Responsive Parenting and the Independent Child

Almost every morning like clockwork, our youngest daughter rolls over and asks me to accompany her to the bathroom. And every morning, I get up and I stand there and wait and chat with her and then we wash our hands and return to bed together.

This morning, I heard her leaving the bed so I looked up and made eye contact with her expecting a request for me to join her. Instead she told me “you can stay here mama” and she left.

What did I do to influence this change? Nothing.

Or perhaps technically; everything.

I consistently meet her needs without reservation, without concern for what that could lead to, without expectation.

Because independence cannot be forced.

An independent child is one who has…


Are you more likely to take a risk if you have people who can support you when it doesn’t work out or if you do not?

A child who is crying to sleep in their own room to no avail is not becoming independent. They’re alone. They’re becoming suspicious. They are coming to the conclusion that they have to rely on themselves because they have no option to rely on anybody else. They’re learning to survive out of necessity, not ability or desire.

A lack of support does not contribute to an independent child but an insecure one.

When the belief that the child is capable becomes the refusal of assistance, distrust develops in others.


Opportunity to take risk is a key component of being able to. Sometimes those who attribute dependence on a child who has had their needs met are misinterpreting a situation where a child has been prevented from exploring their own ability.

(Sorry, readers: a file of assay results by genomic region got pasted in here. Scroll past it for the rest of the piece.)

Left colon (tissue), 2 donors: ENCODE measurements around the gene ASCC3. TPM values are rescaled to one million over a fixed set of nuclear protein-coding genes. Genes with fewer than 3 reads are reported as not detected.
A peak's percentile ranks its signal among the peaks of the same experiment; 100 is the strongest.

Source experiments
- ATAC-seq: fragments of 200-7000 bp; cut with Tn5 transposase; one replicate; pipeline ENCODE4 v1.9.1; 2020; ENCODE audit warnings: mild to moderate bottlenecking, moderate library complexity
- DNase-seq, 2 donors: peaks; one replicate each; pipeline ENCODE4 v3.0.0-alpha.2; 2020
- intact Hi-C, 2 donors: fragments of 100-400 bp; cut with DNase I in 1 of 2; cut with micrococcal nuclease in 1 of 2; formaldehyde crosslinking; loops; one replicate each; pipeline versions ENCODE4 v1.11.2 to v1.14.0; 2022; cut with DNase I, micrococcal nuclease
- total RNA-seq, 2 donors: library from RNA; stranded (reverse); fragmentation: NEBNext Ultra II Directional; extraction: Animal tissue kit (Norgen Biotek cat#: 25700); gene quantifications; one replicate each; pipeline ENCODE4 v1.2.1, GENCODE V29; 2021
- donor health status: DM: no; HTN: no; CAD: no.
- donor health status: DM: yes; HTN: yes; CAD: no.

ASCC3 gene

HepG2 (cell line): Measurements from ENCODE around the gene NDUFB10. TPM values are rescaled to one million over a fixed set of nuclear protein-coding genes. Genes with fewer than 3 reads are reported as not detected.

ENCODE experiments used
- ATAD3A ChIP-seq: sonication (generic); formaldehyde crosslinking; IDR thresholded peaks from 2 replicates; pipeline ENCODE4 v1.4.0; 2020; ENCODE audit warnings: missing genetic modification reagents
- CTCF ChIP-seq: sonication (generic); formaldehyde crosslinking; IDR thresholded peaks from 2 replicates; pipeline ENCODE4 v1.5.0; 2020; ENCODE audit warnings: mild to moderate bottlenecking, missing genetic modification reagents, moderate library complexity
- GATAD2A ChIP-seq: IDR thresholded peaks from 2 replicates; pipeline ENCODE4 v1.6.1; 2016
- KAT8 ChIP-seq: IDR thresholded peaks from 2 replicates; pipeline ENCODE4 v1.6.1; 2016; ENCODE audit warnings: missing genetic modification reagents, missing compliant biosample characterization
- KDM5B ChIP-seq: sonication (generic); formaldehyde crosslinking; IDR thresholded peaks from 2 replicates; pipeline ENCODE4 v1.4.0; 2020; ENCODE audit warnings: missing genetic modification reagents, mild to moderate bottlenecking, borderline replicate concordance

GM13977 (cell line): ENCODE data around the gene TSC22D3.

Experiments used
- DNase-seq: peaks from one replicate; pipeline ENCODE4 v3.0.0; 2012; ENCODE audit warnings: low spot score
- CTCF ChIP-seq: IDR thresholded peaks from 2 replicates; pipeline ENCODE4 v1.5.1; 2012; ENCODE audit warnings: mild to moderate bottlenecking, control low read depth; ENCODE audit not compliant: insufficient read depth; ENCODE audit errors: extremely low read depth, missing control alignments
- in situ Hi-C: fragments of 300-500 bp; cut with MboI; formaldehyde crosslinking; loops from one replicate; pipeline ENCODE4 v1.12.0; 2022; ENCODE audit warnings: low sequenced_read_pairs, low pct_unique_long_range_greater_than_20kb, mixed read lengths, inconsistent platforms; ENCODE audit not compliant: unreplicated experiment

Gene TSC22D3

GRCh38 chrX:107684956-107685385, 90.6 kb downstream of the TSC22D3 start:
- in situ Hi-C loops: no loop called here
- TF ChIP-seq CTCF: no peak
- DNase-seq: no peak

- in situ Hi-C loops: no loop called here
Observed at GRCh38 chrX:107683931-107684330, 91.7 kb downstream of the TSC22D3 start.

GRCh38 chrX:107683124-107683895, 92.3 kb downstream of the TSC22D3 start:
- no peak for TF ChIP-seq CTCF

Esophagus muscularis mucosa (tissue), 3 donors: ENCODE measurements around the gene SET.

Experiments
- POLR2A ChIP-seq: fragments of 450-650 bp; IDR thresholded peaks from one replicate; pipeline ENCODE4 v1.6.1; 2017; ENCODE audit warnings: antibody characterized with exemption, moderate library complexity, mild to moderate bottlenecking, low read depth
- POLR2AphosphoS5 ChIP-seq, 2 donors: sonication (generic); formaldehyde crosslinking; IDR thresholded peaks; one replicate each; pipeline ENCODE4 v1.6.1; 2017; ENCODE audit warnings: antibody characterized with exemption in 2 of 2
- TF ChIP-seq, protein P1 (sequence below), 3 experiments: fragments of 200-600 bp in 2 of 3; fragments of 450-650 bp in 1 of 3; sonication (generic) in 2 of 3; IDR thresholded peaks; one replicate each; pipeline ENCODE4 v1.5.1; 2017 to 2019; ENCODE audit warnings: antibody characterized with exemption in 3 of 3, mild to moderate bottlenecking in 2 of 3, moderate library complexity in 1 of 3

Children are curious about the world and eager to get involved, when that is met with a parent who obstructs their ability out of fear (that their child will be hurt physically or emotionally or that their child might one day no longer need them), they project that apprehension onto their child.

An abundance of restriction does not contribute to a protected child but an insecure one.

When the belief that the child is incapable becomes the insistence of assistance, distrust develops in oneself.

In the end, independence is experienced from a place of trust; trusting yourself and your ability and also trusting others in the event that you do need some help. Independence can only thrive if the people around you don’t enforce detachment or encroach on exploration.

Independence is useful, but caring attitudes and behaviours shrivel up in a culture where each person is responsible only for himself. — Alfie Kohn, Punished by Rewards: The Trouble with Gold Stars, Incentive Plans, A’s, Praise and Other Bribes

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